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I have bought shares at following times:

    Buy - 5th March 2006 - Price > $ 70 - Quantity - 10
    Buy - 2nd May 2007 -   Price > $ 33.5 - Quantity - 100
    Buy - 1st Oct 2008 -   Price > $ 57.7 - Quantity - 17
    Buy - 5th Jan 2012 -   Price > $ 94.8 - Quantity - 27

Assuming current share price to be $ 100, how can I find CAGR (cumulative) for the total investment I made till now?

PS: Sorry but I am unable to format this. Adding two spaces does not seem to add line breaks.

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    $\begingroup$ What's CAGR and what's Qty? $\endgroup$ – Rudy the Reindeer Apr 8 '12 at 6:40
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    $\begingroup$ And is the mathematica tag correct? $\endgroup$ – Rudy the Reindeer Apr 8 '12 at 6:44
  • $\begingroup$ Yes Mathematica tag is correct. Here is what CAGR is:en.wikipedia.org/wiki/Compound_annual_growth_rate $\endgroup$ – meetpd Apr 8 '12 at 12:56
  • $\begingroup$ Qty is quantity $\endgroup$ – meetpd Apr 8 '12 at 12:57
  • $\begingroup$ A better question might be, why exactly did you tag it Mathematica? Because, I think it's probably not a correct tag. So, can you explain why you think it is? $\endgroup$ – Graphth Apr 9 '12 at 13:15
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If you had made just one investment, calculating the CAGR is not hard. Say you bought it for 100, held it 30 months (or 5/2 years), and sold it for 200. r, the CAGR, would be found by solving $100(1+r)^{\frac 52}=200$, which gives $1+r=2^{\frac 25}\approx 1.32$, so the CAGR is about 32%. If you have multiple buys (and even multiple sales) you want a common $r$ that makes it come out. Say you bought some for 100 at day 0, some more for 200 18 months later, it is now 42 months in (7/2 years) and worth 500. The first batch has been compounding for 7/2 years, the second for 2, so we solve $100(1+r)^{\frac 72}+200(1+r)^2=500$. Usually you cannot solve for $r$ algebraically, you have to do it numerically. Excel has the function IRR for this. I get $r \approx 0.222$ in this example. If you have sales along the way, just enter them as negative investments. If you do, there may be more than one value of $r$ that satisfies the equation.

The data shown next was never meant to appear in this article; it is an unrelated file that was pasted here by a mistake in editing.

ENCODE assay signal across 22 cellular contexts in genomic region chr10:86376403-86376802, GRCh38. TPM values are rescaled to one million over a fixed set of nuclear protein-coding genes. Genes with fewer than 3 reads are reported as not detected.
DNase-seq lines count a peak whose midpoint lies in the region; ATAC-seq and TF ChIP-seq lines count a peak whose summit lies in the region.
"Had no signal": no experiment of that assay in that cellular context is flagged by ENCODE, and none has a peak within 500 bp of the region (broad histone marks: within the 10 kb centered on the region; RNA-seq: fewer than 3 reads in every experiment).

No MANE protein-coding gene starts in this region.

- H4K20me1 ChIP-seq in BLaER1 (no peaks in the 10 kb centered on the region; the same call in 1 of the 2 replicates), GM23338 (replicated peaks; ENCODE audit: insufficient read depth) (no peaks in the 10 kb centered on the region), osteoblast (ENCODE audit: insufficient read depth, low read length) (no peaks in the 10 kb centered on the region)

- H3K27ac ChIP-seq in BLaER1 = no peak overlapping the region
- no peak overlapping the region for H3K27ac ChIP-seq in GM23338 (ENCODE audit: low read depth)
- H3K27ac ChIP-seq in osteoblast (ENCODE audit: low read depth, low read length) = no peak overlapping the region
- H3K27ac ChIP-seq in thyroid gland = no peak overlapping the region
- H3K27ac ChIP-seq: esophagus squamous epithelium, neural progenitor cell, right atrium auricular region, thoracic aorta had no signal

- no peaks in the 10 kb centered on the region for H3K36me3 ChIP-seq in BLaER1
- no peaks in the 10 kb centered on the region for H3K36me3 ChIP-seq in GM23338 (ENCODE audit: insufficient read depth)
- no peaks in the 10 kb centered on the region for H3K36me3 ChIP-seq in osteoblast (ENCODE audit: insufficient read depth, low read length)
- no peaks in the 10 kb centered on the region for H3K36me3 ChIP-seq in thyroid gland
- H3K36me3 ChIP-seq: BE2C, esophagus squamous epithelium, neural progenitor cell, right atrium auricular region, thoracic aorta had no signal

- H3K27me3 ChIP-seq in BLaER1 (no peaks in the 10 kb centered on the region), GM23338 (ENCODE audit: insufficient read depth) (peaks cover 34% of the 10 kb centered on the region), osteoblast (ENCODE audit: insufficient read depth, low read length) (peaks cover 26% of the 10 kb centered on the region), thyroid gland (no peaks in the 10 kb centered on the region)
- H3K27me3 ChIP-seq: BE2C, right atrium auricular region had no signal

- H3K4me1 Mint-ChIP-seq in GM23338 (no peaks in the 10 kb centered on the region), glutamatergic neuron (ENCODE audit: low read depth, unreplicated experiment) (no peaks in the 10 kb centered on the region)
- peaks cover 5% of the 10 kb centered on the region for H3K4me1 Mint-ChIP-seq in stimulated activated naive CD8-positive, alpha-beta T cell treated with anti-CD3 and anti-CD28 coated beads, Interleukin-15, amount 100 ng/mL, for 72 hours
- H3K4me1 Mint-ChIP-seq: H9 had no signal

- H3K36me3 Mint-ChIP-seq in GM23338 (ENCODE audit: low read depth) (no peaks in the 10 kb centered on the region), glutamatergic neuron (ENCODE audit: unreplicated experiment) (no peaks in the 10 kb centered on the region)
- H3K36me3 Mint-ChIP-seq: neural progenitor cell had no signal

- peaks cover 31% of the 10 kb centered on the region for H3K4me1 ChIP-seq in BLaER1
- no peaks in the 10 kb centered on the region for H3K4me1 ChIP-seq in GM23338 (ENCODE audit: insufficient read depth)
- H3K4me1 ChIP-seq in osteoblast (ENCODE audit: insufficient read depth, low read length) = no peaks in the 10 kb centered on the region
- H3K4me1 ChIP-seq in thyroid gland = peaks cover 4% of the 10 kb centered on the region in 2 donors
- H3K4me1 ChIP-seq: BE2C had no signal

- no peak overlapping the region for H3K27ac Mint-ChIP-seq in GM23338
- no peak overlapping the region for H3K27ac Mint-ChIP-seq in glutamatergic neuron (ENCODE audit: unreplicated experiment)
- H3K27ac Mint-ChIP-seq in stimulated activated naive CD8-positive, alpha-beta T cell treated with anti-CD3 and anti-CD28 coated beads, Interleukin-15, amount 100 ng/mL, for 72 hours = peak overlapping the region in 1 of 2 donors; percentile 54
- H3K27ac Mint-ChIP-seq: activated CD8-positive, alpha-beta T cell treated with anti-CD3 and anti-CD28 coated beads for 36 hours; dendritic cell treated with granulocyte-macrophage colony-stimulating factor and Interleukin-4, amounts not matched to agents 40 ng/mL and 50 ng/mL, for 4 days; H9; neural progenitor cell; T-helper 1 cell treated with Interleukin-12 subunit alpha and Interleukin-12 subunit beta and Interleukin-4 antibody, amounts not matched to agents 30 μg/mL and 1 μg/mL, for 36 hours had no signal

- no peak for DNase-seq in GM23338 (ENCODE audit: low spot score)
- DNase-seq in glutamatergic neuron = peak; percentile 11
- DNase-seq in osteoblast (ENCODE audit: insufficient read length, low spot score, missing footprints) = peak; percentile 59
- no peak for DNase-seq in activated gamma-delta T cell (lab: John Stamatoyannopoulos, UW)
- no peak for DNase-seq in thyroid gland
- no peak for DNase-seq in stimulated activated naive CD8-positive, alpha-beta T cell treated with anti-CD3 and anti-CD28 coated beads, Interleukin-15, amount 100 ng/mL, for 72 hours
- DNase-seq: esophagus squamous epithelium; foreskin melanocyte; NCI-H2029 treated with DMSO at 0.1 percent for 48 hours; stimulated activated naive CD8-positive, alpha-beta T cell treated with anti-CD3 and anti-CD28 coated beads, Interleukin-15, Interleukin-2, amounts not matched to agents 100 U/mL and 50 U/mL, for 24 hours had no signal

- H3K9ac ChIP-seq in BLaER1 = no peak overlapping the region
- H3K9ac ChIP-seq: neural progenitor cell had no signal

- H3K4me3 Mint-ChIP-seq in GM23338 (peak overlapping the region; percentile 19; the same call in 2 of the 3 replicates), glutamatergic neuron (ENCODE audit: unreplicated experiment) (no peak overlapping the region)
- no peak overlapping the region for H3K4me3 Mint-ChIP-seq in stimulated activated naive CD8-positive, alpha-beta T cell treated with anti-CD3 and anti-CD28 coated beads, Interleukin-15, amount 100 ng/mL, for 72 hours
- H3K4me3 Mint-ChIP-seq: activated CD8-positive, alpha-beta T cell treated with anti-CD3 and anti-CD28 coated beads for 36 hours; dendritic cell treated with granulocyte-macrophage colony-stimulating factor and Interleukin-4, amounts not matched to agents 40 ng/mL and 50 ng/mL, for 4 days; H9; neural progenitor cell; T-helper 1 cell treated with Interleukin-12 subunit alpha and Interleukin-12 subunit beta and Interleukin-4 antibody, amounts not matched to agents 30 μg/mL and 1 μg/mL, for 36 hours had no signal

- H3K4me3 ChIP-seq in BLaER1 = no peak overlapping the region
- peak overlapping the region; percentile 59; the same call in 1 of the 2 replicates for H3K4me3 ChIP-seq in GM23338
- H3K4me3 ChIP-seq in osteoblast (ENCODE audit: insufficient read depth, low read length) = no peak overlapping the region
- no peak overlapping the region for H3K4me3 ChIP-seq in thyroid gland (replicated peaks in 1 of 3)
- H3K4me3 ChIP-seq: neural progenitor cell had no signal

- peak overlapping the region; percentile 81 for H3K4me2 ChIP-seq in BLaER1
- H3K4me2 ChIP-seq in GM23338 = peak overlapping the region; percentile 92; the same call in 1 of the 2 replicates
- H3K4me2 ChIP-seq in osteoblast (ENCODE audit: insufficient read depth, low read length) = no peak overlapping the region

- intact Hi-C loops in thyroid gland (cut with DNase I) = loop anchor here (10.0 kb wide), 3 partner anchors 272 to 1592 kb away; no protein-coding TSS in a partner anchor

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Your stock portfolio works just like a mini-fund.

You define an initial amount of money (Assets Under Management, AUM) equal to the 1st position (Price*Qty). Your NAV is 100. The gains on your position would be your returns, until you add a new position.

Each time you add your position, your AUM sees capital inflows. The gains on all the positions open would be spread over a bigger AUM in the return calculation.

The returns for the periods determine the evolution of your NAV. The CAGR over a chosen time window is just the standard CAGR formula applied to NAV(t-1), NAV(t).

Hope this helps understand the general idea.

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  • $\begingroup$ Thank you for your answer. But can you please explain me with an example. I am little dumb in these things. Thanks! $\endgroup$ – meetpd Apr 14 '12 at 4:02
  • $\begingroup$ I am sorry, I do not have enough reputation to post a printout of the answer. $\endgroup$ – IcannotFixThis Apr 16 '12 at 9:06
  • $\begingroup$ Can you send me email? send it to succeedebay@gmail.com..Thanks! $\endgroup$ – meetpd Apr 16 '12 at 15:50

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